A (partial) autopsy of pseudoscience: Natasha Bolognesi and WAVEEX

Waveex promo image

Earlier this month, Prof. George Claassen of CENSCOM (Stellenbosch University) published a piece on GroundUp, detailing how science journalist Natasha Bolognesi became the subject of disciplinary action after refusing to copy edit a study on the cellphone-attachment WAVEEX, described by the manufacturers as

a composite chip of seven superposed layers, outside of plastic, inside five layers with silver ink printed circuits, which, if they are exposed to the electromagnetic waves, weaken the passing harmful radiation and balance it with the magnetic field of your body.

I won’t spend time focusing on how it’s well-established that low-frequency EMF radiation doesn’t pose a risk to humans, nor on the journalistic ethics of Bolognesi’s choice to refuse to copy edit the piece in question.

Continue reading “A (partial) autopsy of pseudoscience: Natasha Bolognesi and WAVEEX”

Noakes and vaccination: if it quacks like a duck…

herd immunity

On November 29, Professor Tim Noakes was interviewed on the Gareth Cliff Show. Much of the interview focused on his new book, and his reasons for co-writing it (with Marika Sboros). I’ve previously described some of this book’s inaccuracies and falsehoods in respect of its mentions of me, including the assertion that I’m part of some conspiracy against him.

Today, I’d like to briefly focus on a more worrisome theme – vaccine scepticism – that Noakes has tweeted about in the past, and one that he returns to in this interview with Gareth Cliff. The relevant segment’s audio is transcribed below, and embedded at the end of the post. It takes place between 44m07s and 45m37s of the full interview.

Continue reading “Noakes and vaccination: if it quacks like a duck…”

Food marketing to children, and the responsibilities of parents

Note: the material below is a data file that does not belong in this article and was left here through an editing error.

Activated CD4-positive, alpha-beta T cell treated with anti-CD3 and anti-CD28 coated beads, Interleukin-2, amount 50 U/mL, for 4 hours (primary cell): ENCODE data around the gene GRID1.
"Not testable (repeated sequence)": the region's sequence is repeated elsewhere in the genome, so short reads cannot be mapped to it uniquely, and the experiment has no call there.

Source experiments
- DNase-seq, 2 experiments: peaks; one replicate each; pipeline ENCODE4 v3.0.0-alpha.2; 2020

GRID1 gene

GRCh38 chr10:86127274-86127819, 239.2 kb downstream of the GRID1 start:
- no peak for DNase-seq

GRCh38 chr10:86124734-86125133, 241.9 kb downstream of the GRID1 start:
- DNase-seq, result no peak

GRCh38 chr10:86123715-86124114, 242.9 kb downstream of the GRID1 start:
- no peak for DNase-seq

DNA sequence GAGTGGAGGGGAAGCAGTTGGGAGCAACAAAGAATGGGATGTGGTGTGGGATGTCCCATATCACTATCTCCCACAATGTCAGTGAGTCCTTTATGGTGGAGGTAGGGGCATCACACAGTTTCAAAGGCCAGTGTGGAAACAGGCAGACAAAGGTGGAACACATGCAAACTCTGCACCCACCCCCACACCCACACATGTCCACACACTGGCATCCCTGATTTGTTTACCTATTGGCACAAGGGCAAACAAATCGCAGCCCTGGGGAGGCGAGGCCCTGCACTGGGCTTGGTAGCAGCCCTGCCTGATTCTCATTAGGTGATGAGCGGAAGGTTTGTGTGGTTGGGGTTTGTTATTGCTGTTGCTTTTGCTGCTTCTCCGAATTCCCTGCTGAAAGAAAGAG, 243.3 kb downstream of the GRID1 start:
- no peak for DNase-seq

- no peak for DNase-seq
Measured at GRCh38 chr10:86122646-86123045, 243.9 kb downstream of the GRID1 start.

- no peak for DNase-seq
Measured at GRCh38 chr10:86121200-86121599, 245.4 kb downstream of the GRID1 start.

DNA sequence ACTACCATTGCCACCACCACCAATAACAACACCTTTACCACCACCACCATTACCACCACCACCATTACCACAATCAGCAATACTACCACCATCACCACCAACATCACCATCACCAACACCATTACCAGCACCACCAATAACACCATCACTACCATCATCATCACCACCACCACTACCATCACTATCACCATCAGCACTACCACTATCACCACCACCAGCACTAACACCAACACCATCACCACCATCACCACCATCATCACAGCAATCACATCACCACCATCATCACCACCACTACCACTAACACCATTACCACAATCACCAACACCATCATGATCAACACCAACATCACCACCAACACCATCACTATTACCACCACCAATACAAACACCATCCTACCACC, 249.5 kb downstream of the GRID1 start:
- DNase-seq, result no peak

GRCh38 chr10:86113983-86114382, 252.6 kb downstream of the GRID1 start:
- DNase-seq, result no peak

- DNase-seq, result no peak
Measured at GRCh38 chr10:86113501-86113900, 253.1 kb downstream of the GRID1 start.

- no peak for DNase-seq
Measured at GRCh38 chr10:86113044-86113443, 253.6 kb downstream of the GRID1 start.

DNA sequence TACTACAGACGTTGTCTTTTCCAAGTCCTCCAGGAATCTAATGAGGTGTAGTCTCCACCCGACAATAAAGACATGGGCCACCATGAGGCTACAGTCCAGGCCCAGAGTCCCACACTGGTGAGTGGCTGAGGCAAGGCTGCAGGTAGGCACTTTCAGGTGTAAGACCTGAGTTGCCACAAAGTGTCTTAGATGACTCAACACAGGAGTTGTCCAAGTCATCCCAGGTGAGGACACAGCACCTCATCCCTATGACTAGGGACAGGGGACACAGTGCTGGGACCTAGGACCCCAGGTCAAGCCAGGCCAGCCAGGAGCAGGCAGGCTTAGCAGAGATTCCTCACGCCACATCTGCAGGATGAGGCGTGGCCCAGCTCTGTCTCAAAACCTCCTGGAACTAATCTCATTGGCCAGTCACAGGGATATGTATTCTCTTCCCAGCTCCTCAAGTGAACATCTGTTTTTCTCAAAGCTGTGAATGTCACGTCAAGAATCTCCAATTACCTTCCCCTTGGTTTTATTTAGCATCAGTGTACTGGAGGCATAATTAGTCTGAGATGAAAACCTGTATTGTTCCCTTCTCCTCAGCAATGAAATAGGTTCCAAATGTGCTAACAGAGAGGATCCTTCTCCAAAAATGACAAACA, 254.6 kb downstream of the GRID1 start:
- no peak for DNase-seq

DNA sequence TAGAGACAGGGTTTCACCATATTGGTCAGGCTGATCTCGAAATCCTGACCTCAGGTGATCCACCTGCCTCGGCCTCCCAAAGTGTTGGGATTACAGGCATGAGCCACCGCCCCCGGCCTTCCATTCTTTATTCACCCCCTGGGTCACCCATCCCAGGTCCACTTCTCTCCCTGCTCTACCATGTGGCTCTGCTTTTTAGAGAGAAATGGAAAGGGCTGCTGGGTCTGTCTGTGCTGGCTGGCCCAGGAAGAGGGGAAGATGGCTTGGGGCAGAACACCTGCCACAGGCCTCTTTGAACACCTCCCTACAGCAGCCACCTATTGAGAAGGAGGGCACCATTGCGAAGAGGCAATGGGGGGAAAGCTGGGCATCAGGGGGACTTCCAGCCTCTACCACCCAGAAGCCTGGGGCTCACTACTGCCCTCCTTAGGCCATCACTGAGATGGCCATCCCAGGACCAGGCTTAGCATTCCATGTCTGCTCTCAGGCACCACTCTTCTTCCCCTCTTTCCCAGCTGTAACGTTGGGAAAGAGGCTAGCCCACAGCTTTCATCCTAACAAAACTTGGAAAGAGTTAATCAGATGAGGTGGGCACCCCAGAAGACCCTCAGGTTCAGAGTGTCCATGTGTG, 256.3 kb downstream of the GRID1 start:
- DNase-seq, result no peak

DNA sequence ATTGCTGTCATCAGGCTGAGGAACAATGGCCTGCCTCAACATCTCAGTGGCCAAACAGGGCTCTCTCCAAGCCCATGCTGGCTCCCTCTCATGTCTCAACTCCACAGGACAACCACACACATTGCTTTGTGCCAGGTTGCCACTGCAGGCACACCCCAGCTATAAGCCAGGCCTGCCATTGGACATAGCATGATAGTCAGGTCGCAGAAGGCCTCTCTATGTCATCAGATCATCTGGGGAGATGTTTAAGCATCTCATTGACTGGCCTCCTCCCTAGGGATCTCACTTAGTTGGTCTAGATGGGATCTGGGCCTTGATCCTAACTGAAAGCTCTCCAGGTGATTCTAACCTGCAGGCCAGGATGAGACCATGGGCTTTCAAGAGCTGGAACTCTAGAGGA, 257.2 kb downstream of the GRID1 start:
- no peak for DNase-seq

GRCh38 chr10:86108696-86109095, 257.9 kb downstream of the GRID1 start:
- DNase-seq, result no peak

The Vitality ObeCity Index 2017 (pdf), released in October,  “analysed data from Vitality members living in six cities across South Africa” in order to present an overview of South African eating trends and health statistics. The report describes some positive trends, while highlighting that “we still have a lot to do to combat obesity”.

I contributed three opinion pieces on science communication, the food industry and marketing to children, and the importance of consumers making informed choices. Here’s the last of the three contributions. Continue reading “Food marketing to children, and the responsibilities of parents”

Sugar, the food industry, marketing and informed consumer choice

The Vitality ObeCity Index 2017 (pdf), released in October,  “analysed data from Vitality members living in six cities across South Africa” in order to present an overview of South African eating trends and health statistics. The report describes some positive trends, while highlighting that “we still have a lot to do to combat obesity”.

I contributed three opinion pieces on science communication, the food industry and marketing to children, and the importance of consumers making informed choices. Here’s the second of the three, with the last to follow in the coming days. Continue reading “Sugar, the food industry, marketing and informed consumer choice”

Public science communication and the PURE diet study

The Vitality ObeCity Index 2017 (pdf), released in October,  “analysed data from Vitality members living in six cities across South Africa” in order to present an overview of South African eating trends and health statistics. The report describes some positive trends, while highlighting that “we still have a lot to do to combat obesity”.

I contributed three opinion pieces on science communication, the food industry and marketing to children, and the importance of consumers making informed choices. Here’s the first of the three, with the others to follow in the coming days. Continue reading “Public science communication and the PURE diet study”

Lore of Nutrition – Prof. Tim Noakes and Marika Sboros

One good thing about the just-released  “Lore of Nutrition“, documenting the campaign (allegedly) orchestrated by myself and others against an A-rated Professor with thousand of citations, hundreds of articles, many books, regular international speaking gigs, and constant (fawning) media coverage is that it leaves you in no doubt as to who the victim is (spoiler alert: it’s the celebrity scientist). Continue reading “Lore of Nutrition – Prof. Tim Noakes and Marika Sboros”

Noakes: eat pandas, not plants

sad panda

I haven’t been inclined to write anything about Professor Noakes for a good long while. In fact, even as he carried on encouraging vaccine scepticism on Twitter, or being dogmatic about sugar ‘addiction’, or citing the likes of Mercola and the Weston A. Price Foundation as if they were credible, I thought I’d said enough, and kept quiet.

Hell, I even ignored it when he told Daryl Ilbury some lies about me in a recent book, figuring I’d write about that once Noakes and his publicist Marika Sboros publish their book later this year, in which I fully expect the lies to reach legally-actionable levels (not that I’d pursue such a course). Continue reading “Noakes: eat pandas, not plants”